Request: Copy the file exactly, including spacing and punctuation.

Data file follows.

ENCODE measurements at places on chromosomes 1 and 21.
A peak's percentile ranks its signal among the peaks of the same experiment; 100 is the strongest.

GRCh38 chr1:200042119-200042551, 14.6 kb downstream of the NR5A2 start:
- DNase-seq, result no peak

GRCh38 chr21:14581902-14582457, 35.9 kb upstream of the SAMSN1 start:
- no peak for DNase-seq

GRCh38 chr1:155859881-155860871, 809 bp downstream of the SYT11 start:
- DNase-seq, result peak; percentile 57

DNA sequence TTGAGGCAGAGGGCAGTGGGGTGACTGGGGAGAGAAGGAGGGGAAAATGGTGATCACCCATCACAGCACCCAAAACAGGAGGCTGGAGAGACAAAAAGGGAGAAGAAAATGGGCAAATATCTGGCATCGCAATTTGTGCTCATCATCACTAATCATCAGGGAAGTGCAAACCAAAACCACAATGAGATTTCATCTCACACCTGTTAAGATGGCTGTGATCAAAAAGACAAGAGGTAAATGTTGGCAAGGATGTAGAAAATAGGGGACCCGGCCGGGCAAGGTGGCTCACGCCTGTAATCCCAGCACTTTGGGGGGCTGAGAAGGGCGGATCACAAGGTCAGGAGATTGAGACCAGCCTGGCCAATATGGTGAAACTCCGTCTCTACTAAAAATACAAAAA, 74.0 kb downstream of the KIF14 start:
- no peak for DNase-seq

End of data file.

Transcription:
ENCODE measurements at places on chromosomes 1 and 21.
A peak's percentile ranks its signal among the peaks of the same experiment; 100 is the strongest.

GRCh38 chr1:200042119-200042551, 14.6 kb downstream of the NR5A2 start:
- DNase-seq, result no peak

GRCh38 chr21:14581902-14582457, 35.9 kb upstream of the SAMSN1 start:
- no peak for DNase-seq

GRCh38 chr1:155859881-155860871, 809 bp downstream of the SYT11 start:
- DNase-seq, result peak; percentile 57

DNA sequence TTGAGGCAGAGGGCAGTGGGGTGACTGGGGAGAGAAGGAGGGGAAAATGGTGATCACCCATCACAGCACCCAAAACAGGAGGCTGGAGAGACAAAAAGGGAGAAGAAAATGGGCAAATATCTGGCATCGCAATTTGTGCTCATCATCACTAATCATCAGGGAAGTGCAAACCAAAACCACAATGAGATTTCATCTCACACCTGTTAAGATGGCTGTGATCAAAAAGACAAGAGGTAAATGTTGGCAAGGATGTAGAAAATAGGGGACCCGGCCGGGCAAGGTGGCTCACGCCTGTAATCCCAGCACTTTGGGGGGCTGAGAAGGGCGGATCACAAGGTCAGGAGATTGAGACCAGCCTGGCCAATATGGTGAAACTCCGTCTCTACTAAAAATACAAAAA, 74.0 kb downstream of the KIF14 start:
- no peak for DNase-seq